At least this is true: Texas State's linebackers are awesome. One, senior Michael Orakpo (71 tackles, 10.0 for loss), is a total disrupter and an easy all-conference pick, in my mind. His running mate, David Mayo (89 tackles), fits exactly what Thompson and the Bobcats are looking for – he can play in space, attack the lanes and run with targets in the intermediate passing game, so Mayo's a weapon. There's also some promising depth in reserve – Stephen Smith and Jerrid Jeter-Gilmon produce when given the opportunity – so the Bobcats won't struggle either flexing into a three-linebacker set or adding a fifth rusher, should that be in Thompson's plans. On a defense loaded with concerns, Texas State can feel secure in this group's ability to make waves.

Special teams: Three very nice pieces: Brandon Smith in the return game, Jason Dann at kicker and Will Johnson as the punter and kickoff specialists. Two issues: Smith won't get help from Andy Erickson, who excelled on punt returns, and the Bobcats must get more on kickoff coverage. Johnson puts most kickoffs into the end zone, to be fair.

POSITION(S) TO WATCH:

Wide receivers: Smith (22 receptions for 241 yards) is also the most dangerous target on a receiver corps rebuilding without two of last season's three leading pass-catchers. The Bobcats will help from a younger core: one, this offense needs the balance provided by an effective passing game; two, Jones needs to build a better rapport with his receivers; and three, the new quick-quick style will demand depth at receiver, which would allow the Bobcats to roll out different personnel groupings without giving the defense ample time to catch its breath. The building blocks are Smith, tight end Bradley Miller (24 for 311) and senior Ben Ijah. From there, keep an eye on the young guys. One, redshirt freshman Brice Gunter, worked his way into the first-team grouping during spring ball. Another redshirt freshman, Demun Mercer, has the size to fit behind Ijah as the Bobcats' bigger receiver. What I see: Texas State can flex out Miller and play Ryan Cardin at tight end; use Smith in the slot, replacing Isaiah Battle; and free up Gunter, Ijah and Mercer to play both on and off the line of scrimmage, which could create potential mismatches over the middle and downfield. There's some talent here, most of it young, and the Bobcats will need to be creative.

GAME(S) TO WATCH:

Louisiana-Monroe: The non-conference stretch of Navy, Illinois and Tulsa will provide a good barometer for where the Bobcats stand – since a win in any of the three games would suggest that this team has embraced the offseason changes. A victory against one of the three would also suggest that Texas State has what it takes to finish in the top three or four in the Sun Belt. Louisiana-Lafayette's going to be a monster, but the Bobcats can set a solid tone for the conference season by winning at Louisiana-Monroe on Oct. 25.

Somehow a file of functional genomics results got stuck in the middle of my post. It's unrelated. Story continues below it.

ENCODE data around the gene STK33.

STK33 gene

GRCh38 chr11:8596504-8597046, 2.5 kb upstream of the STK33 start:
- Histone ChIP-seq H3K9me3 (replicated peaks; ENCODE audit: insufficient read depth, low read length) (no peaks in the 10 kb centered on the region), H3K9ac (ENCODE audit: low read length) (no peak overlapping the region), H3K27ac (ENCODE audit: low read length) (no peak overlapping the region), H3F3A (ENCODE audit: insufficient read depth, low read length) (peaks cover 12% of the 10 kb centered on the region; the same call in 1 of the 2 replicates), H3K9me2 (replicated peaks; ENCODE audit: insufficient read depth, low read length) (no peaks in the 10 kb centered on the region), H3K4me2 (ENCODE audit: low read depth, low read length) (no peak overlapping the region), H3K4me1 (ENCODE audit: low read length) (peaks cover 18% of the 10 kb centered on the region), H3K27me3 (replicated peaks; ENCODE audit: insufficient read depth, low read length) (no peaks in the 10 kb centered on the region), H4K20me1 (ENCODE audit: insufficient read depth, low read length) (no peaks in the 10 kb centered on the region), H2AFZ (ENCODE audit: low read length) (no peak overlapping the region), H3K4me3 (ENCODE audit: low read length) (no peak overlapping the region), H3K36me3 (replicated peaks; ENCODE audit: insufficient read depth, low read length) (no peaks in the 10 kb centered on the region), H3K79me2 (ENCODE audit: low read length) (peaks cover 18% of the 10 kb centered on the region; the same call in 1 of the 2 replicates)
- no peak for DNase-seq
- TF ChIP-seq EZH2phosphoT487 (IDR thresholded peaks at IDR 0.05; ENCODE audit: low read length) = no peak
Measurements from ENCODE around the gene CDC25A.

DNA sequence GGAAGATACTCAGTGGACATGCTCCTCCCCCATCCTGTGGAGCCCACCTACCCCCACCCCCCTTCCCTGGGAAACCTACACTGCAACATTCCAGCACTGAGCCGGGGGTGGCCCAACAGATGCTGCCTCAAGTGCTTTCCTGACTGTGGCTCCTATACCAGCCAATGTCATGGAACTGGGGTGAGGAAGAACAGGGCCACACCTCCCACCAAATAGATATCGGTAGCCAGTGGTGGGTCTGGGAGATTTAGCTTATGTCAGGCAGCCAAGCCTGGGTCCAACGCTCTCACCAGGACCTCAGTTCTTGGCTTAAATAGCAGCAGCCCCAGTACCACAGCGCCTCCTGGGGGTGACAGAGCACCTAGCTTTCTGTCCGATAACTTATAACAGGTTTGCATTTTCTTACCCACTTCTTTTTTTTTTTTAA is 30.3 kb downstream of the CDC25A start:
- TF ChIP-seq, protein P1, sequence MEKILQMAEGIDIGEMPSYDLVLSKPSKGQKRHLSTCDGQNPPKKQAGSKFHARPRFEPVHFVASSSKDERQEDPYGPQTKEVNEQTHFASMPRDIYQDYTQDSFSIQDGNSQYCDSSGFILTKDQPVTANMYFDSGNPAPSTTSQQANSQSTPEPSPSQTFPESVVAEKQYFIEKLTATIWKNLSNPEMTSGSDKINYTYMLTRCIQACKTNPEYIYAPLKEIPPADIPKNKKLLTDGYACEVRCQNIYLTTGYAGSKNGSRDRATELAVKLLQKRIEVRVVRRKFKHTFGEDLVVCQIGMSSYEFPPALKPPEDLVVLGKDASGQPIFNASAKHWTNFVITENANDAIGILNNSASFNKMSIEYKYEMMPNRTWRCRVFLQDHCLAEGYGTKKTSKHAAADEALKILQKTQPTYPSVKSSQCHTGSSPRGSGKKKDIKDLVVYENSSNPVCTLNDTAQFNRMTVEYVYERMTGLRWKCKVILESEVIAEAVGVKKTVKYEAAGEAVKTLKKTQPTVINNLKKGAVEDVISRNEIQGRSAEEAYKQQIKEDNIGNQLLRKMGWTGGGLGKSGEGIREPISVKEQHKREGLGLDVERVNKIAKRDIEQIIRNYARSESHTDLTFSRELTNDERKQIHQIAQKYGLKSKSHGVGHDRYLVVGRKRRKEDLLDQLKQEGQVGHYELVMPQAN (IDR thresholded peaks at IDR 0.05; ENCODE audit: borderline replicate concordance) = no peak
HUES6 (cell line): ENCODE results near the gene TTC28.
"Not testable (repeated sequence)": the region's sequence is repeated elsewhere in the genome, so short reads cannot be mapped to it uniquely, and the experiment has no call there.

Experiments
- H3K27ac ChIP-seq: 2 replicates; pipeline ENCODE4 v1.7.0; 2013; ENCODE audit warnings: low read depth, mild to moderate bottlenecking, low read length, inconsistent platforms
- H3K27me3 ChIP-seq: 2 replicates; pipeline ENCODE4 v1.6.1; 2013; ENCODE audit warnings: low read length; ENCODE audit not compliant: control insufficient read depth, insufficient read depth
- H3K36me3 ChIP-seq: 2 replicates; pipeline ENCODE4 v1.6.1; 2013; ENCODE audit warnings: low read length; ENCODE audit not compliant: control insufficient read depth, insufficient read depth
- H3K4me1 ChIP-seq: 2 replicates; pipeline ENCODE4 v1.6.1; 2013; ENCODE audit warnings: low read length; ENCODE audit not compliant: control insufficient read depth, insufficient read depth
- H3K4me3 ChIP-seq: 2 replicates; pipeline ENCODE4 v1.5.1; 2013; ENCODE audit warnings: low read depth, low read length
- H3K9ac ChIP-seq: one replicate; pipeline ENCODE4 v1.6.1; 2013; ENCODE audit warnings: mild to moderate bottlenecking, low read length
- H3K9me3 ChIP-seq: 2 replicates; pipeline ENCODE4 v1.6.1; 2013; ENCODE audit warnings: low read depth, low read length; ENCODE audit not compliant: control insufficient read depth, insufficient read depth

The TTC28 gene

SEASON BREAKDOWN & PREDICTION:

In a nutshell: The changes seen at Texas State will ultimately be of enormous benefit both on offense, where the up-tempo takes hold, and on defense, where Thompson's scheme – if not different in basic theory – should play well with the Bobcats' talent base. You can see the general idea: Franchione wants to add explosiveness to a moribund offense and danger to a defense that broke during the final stages of last season. All Texas State needs know is time to properly install the fundamentals and mentality inherent to each scheme; the offense and defense need to get on the same page, providing balance to a team that has struggled locating consistency as a member of the FBS.

When it comes to 2014, there should be more than a few hiccups. On offense, the Bobcats lack experience at wide receiver and should not expect more than subtle progression at quarterback. Could Jones become the answer in this system? There's no question. But he's still growing – this is totally obvious – while surrounded by more than a few question marks; the biggest is Texas State's dearth of reliable options in the passing game. The good news is the ground attack, which is as deep as any you'll find in the Sun Belt and productive enough to potentially lead the Bobcats through some early growing pains – and you have to think the offense will be at its best in November, which would be a great sign.

The bigger concern is the defense. The front four is an unknown space while the Bobcats wait to see what they'll get from the JUCO transfers. What if they're a hit? Then the defense could mount a solid run defense and an aggressive pass rush, and the latter would mean the world to a questionable secondary. What you see on defense is a cross-your-fingers, hope-for-the-best mindset: Texas State could be steady, but only if Thompson gets the line in order and the players coming off redshirt seasons leap forward as first-time contributors. That may be asking too much. If the changes will benefit Texas State in the long run, I wonder if the Bobcats are ready to build on last season's six-win finish and again reach bowl eligibility. For now, this looks like a team that will handle the weaklings – Arkansas-Pine Bluff, Idaho, Georgia State and the like – but struggle producing against the viable opponents on its schedule.

Dream season: The Bobcats grab hold of the philosophical changes and leap to 9-3, tying Louisiana-Lafayette for the Sun Belt championship.

Nightmare season: Texas State takes a step back, dropping from six wins to 3-9.

UP NEXT:

Who's No. 90? This team's coach was named as his state's football player of the year as a high school senior.

RANKING EVERY FBS TEAM FOR 2014